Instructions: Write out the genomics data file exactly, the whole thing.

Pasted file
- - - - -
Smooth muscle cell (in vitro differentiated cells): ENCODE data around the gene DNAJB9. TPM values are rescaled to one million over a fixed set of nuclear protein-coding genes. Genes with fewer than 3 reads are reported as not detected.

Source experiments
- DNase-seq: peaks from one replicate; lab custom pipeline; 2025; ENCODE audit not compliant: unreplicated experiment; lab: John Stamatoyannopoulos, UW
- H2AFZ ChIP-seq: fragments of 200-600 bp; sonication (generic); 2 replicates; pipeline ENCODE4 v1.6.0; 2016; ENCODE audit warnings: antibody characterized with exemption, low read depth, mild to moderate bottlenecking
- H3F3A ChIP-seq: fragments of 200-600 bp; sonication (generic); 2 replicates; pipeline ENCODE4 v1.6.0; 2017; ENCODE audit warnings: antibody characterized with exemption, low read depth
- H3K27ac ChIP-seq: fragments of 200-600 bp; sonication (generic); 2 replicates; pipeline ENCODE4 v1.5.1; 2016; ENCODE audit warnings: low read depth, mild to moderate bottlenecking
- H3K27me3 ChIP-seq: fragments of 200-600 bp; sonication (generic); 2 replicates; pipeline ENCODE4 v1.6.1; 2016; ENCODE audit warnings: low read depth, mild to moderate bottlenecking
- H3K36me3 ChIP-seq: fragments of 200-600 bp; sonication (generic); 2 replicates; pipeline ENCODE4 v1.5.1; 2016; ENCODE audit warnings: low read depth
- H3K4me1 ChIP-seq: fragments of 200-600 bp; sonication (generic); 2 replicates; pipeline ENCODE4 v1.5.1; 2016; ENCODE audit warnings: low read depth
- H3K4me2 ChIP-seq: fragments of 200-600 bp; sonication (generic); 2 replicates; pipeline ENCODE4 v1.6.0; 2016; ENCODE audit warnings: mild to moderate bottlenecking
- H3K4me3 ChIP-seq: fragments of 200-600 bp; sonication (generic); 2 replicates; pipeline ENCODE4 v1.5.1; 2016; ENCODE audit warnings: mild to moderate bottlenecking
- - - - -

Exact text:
Smooth muscle cell (in vitro differentiated cells): ENCODE data around the gene DNAJB9. TPM values are rescaled to one million over a fixed set of nuclear protein-coding genes. Genes with fewer than 3 reads are reported as not detected.

Source experiments
- DNase-seq: peaks from one replicate; lab custom pipeline; 2025; ENCODE audit not compliant: unreplicated experiment; lab: John Stamatoyannopoulos, UW
- H2AFZ ChIP-seq: fragments of 200-600 bp; sonication (generic); 2 replicates; pipeline ENCODE4 v1.6.0; 2016; ENCODE audit warnings: antibody characterized with exemption, low read depth, mild to moderate bottlenecking
- H3F3A ChIP-seq: fragments of 200-600 bp; sonication (generic); 2 replicates; pipeline ENCODE4 v1.6.0; 2017; ENCODE audit warnings: antibody characterized with exemption, low read depth
- H3K27ac ChIP-seq: fragments of 200-600 bp; sonication (generic); 2 replicates; pipeline ENCODE4 v1.5.1; 2016; ENCODE audit warnings: low read depth, mild to moderate bottlenecking
- H3K27me3 ChIP-seq: fragments of 200-600 bp; sonication (generic); 2 replicates; pipeline ENCODE4 v1.6.1; 2016; ENCODE audit warnings: low read depth, mild to moderate bottlenecking
- H3K36me3 ChIP-seq: fragments of 200-600 bp; sonication (generic); 2 replicates; pipeline ENCODE4 v1.5.1; 2016; ENCODE audit warnings: low read depth
- H3K4me1 ChIP-seq: fragments of 200-600 bp; sonication (generic); 2 replicates; pipeline ENCODE4 v1.5.1; 2016; ENCODE audit warnings: low read depth
- H3K4me2 ChIP-seq: fragments of 200-600 bp; sonication (generic); 2 replicates; pipeline ENCODE4 v1.6.0; 2016; ENCODE audit warnings: mild to moderate bottlenecking
- H3K4me3 ChIP-seq: fragments of 200-600 bp; sonication (generic); 2 replicates; pipeline ENCODE4 v1.5.1; 2016; ENCODE audit warnings: mild to moderate bottlenecking